Even though Bill still shows up at the plant most days he is not all about work. He has long enjoyed the Northwoods pursuits of fishing and hunting and has also been both an avid bowler and an avid golfer. He claims positive attitude is part of his business' success and hopes that will be maintained as the company further evolves in the future. He says there are always ups and downs for a long-standing business, but he hopes his children will focus more on the ups as he has tried to do during his career. He also hopes they will carry on the community-minded spirit he and Betty have maintained for the past half century.
The next generation of the Baratka family is confident their father's hopes will be honored. As Darin put it, "They [the elder Baratkas] left us a real nice cake to put icing on."
Local Lions Club members have taken an initial interest in facilitating an off-leash dog park in Park Falls.
A group of citizens has stepped forward to plan the Lions Bark Park — as it is tentatively named — and the idea is stirring up a good deal of interest in creating a fenced area for dogs to run off leash.
Leading the effort are Park Falls residents Tia Kropf-Beninger and Mary Schmocker.
The pair presented the idea
to the Price County Forestry and Parks Committee last week. Schmocker said that the effort began by taking an online survey to gauge local interest in opening a dog park.
"We had a great response. We were expecting a dozen or so responses and we received surveys from 85 people," Schmocker said.
The surveys indicated that 59% wanted a park near a recreational area such as an existing park that has other resources offered.
"Respondents also would like a park near the edges of a city which led us to pursue the possibility of using an unused portion at the Tuscobia Trail Head Park," Schmocker said.
While all plans for this facility are tentative at this point, the idea is to fence in an area at the north end of the park.
"It matches most of the criteria identified on the survey," Schmocker said.
The plans for the park are to offer a fenced area for large dogs and a smaller fenced area for small dogs.
The fencing, possibly chain link, will be the biggest expense.
"We are hoping the Lions Clubs will sponsor the fencing," Schmocker said. "They are always great for helping with community parks."
"The plans are to put up double gates so that it helps keep dogs from escaping when someone new comes in," Kropf-Beninger said. "Otherwise, it is a fairly simple plan. We would need to have some dispensers for bags for visitors to pick up after their dogs, and some garbage containers to dispense of it."
She noted that most dog owners are conscious about keeping the park clean.
"It would be very convenient for those who wanted to use the rest of the park and trails," Kropf-Beninger said.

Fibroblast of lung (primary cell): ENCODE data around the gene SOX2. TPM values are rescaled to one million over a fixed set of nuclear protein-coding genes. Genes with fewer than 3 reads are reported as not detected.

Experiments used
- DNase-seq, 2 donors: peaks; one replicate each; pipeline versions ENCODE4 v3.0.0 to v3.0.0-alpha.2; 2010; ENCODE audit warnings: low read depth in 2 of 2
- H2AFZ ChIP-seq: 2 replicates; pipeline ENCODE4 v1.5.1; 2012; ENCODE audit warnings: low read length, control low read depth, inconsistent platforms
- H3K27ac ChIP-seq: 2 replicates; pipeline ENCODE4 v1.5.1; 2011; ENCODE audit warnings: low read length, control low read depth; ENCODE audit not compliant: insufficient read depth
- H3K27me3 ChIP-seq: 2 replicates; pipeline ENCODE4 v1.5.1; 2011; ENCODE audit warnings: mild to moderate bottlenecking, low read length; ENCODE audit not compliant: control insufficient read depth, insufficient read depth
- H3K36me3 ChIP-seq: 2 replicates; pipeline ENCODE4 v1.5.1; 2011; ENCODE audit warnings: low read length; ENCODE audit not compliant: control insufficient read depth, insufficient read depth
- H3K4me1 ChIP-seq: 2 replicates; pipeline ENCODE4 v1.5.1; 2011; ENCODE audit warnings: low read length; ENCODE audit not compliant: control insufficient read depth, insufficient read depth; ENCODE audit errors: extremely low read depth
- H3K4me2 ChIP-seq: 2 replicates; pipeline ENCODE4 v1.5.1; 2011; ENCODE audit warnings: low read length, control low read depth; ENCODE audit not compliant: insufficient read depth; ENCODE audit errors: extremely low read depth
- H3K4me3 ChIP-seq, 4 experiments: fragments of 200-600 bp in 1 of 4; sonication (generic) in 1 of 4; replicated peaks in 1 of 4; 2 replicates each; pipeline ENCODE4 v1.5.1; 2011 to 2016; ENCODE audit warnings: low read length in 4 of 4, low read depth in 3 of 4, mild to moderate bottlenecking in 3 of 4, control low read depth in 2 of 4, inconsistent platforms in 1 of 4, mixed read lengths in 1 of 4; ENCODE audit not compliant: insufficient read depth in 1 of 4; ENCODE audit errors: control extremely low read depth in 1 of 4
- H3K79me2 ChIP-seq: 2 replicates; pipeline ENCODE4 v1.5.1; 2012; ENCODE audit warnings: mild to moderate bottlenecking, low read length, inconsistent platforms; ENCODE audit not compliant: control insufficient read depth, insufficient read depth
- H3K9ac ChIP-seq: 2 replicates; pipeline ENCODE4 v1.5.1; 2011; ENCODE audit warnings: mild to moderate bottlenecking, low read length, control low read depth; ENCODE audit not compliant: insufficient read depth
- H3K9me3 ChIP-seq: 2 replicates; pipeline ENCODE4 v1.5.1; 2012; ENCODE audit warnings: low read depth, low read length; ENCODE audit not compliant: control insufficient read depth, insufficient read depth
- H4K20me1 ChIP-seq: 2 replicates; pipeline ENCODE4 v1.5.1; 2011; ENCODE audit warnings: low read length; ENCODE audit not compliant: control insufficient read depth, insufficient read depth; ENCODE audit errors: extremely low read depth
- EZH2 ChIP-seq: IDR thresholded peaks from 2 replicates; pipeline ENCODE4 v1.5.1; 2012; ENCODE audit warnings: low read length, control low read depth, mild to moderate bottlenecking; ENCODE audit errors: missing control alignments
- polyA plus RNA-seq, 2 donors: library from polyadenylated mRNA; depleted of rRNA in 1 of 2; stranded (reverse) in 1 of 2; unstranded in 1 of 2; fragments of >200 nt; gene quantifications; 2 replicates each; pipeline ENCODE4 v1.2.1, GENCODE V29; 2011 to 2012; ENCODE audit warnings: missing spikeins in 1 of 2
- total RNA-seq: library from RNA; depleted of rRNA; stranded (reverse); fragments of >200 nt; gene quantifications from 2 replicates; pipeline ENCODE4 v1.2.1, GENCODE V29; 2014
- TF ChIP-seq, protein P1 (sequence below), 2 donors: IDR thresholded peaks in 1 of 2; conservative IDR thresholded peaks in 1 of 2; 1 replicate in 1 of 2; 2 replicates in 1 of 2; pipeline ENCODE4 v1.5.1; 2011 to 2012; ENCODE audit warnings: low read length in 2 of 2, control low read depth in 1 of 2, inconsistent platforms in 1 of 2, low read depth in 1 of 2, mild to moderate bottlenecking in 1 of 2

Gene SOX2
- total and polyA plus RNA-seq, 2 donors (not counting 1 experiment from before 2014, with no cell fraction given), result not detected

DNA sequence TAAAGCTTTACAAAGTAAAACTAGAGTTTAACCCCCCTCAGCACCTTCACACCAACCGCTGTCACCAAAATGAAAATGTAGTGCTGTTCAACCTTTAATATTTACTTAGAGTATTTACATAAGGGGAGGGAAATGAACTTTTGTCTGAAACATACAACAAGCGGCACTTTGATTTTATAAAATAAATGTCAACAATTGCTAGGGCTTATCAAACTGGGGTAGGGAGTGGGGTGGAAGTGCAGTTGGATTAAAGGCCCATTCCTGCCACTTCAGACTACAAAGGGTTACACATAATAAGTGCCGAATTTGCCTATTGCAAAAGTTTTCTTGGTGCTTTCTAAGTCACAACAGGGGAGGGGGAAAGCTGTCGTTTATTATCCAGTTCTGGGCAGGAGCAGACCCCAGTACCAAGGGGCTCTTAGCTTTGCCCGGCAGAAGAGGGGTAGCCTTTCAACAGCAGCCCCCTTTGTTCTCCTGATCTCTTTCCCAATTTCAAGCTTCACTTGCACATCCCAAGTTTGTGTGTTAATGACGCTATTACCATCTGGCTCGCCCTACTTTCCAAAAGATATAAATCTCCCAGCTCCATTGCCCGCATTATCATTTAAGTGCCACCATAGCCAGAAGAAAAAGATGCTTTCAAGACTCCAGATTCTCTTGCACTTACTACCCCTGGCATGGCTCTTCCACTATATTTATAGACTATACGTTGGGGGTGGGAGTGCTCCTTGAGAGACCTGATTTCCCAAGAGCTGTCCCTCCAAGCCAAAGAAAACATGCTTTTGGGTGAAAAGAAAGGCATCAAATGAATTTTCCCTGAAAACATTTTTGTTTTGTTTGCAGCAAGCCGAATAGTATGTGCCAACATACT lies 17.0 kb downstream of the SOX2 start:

The area being looked at is about a half-acre.
There is a pedestrian path that cuts across one corner of the dog park area, but Parks and Forestry Director Eric Holm said that that could easily be moved.
It was discussed that there is a small area of gravel that would have to be relocated either within the park or outside on a trail, Holm added that could also be done. He also said there would be some trees to be trimmed and brushed.
"We are just here to get an idea about what the county would think about us using their property," Schmocker said.
"I don't see any problem," Holm said. "All that is in the corner are a few apple trees and mostly brush. But, it would be a pretty nice location, it is really nice out there with the pond and the trails."
Price County Administrator Nick Trimner said that he would have to investigate the liability that the county might have with the potential of dog bites etc., but noted that he didn't see any other problems.
There would need to be a written memorandum of understanding signed between any partners on the project.
"I could talk to our insurance provider, they are usually quick at getting an answer back to us," Trimner said.
The organizers were told they needed to put the whole proposal down on paper and include information from the Lions or other sponsors on what they were willing to contribute. Their proposal should also include details regarding the maintenance and whether Park Falls could lend some help with the mowing.
"We are trying to get all of our partners lined up, but we needed to get a response from this group to see if it was even possible," Schmocker said.
Information on the way the project is proceeding will be posted on Facebook and comments from all of those who are interested in the development of the park are welcome, she said.
Trimner and Holm said they probably could not move forward until after their written plan is received and any other necessary documents have been approved.
"But, I'd say it sounds like it would be a good use for that corner," Holm said.